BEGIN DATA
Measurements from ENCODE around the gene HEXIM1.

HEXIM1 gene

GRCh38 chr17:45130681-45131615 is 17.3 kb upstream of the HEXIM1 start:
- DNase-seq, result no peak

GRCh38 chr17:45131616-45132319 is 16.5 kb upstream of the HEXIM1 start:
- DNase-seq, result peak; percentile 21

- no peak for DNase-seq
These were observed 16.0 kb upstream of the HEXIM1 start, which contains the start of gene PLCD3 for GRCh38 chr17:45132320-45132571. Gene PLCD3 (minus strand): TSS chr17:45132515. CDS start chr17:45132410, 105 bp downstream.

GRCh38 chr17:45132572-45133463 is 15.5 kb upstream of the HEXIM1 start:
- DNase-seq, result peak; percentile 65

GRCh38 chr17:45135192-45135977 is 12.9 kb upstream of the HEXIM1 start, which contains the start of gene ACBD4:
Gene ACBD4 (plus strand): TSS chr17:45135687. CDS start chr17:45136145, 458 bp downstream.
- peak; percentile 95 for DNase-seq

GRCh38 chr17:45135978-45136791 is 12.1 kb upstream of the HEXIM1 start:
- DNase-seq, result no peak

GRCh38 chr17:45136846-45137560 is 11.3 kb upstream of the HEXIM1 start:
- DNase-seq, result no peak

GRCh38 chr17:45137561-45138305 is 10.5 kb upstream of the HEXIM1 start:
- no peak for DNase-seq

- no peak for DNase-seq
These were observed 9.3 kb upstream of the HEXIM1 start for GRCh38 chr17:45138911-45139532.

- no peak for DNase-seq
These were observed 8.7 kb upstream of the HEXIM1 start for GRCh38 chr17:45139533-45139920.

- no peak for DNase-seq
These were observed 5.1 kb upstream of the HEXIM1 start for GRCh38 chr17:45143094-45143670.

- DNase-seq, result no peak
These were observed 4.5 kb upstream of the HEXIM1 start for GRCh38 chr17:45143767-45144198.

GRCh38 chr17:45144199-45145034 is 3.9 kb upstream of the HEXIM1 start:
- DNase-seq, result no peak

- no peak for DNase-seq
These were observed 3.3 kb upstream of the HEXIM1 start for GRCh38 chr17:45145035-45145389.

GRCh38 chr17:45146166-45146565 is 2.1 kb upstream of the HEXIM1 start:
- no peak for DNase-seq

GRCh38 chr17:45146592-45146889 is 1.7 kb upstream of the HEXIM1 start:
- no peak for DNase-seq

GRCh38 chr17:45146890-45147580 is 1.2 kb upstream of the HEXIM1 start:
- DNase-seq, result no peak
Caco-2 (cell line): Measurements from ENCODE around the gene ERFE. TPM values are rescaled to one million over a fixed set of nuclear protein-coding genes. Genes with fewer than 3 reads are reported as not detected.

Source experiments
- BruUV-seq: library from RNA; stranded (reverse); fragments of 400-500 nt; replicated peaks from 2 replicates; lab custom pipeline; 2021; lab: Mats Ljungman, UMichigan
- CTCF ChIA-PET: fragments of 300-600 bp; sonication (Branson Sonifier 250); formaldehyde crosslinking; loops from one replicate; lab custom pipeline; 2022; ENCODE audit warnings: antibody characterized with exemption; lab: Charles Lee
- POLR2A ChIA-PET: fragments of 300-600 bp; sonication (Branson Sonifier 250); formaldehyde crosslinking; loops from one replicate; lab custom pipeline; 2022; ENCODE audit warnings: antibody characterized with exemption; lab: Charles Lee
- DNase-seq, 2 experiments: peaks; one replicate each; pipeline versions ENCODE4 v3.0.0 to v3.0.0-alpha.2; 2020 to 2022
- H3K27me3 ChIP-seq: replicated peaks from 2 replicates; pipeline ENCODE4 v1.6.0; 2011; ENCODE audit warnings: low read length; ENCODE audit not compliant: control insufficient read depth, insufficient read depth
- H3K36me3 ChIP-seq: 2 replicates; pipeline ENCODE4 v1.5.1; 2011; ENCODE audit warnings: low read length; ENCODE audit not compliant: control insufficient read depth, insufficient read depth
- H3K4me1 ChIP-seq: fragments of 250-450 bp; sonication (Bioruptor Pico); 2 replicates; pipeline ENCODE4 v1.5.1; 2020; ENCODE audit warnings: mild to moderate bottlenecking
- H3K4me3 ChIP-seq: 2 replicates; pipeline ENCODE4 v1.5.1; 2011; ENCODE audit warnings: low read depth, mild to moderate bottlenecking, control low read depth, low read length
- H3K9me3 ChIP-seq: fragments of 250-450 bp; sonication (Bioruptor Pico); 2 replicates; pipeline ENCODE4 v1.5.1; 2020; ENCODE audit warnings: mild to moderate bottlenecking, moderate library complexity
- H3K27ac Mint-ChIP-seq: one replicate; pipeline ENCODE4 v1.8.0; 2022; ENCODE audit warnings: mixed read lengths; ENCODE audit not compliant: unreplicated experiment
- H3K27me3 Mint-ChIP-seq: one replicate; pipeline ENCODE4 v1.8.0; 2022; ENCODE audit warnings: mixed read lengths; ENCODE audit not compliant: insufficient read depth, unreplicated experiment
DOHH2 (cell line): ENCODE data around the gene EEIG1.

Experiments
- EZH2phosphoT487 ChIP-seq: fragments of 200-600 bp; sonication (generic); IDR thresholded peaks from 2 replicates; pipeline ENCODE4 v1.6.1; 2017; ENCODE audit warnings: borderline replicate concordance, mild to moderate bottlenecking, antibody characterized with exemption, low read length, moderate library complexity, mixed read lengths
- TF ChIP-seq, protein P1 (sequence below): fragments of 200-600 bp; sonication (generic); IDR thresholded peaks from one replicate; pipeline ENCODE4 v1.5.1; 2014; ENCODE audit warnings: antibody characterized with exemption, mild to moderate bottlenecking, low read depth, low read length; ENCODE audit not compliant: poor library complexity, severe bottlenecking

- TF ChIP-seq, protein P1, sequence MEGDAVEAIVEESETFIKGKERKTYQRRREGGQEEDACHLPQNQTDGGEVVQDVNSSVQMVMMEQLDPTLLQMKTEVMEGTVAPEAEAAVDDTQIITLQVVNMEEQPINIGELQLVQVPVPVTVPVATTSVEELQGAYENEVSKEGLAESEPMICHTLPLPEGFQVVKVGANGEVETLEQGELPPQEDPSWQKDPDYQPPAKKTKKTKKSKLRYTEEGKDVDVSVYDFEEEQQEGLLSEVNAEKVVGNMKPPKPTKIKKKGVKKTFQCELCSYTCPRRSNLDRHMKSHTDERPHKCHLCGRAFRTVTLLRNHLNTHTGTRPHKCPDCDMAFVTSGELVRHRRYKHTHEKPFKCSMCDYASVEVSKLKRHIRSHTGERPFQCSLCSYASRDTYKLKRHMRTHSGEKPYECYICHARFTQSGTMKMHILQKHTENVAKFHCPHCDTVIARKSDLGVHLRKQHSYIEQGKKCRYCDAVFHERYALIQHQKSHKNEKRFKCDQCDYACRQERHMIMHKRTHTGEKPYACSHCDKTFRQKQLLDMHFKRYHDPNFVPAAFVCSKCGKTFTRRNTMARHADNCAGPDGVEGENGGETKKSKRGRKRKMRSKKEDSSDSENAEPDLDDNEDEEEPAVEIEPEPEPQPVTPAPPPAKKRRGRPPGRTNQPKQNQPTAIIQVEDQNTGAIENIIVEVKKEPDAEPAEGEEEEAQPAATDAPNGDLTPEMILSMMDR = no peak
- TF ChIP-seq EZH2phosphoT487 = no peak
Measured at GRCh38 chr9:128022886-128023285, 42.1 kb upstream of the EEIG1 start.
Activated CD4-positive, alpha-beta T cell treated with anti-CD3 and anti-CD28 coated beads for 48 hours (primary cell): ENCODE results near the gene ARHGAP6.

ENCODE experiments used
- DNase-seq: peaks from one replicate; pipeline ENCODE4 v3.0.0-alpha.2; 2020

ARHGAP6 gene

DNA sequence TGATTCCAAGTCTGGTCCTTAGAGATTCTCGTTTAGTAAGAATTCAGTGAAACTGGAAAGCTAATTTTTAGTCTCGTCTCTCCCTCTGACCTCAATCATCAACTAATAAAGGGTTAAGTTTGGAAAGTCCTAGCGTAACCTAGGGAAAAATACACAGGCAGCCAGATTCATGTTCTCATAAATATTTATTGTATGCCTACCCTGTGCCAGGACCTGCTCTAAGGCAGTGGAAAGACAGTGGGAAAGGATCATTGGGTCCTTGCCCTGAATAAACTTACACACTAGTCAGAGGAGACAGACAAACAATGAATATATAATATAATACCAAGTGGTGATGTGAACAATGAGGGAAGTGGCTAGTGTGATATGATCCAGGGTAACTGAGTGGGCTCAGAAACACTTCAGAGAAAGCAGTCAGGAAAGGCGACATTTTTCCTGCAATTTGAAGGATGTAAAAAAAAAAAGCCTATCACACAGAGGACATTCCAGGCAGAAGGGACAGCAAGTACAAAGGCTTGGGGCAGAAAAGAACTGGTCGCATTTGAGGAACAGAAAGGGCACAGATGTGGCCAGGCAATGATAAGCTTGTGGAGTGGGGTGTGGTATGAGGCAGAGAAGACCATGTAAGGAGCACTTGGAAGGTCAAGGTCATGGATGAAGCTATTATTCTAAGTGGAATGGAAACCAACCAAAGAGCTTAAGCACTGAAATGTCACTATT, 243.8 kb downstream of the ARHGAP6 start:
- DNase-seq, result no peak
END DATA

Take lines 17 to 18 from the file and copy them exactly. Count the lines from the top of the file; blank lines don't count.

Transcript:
- DNase-seq, result no peak

GRCh38 chr17:45137561-45138305 is 10.5 kb upstream of the HEXIM1 start: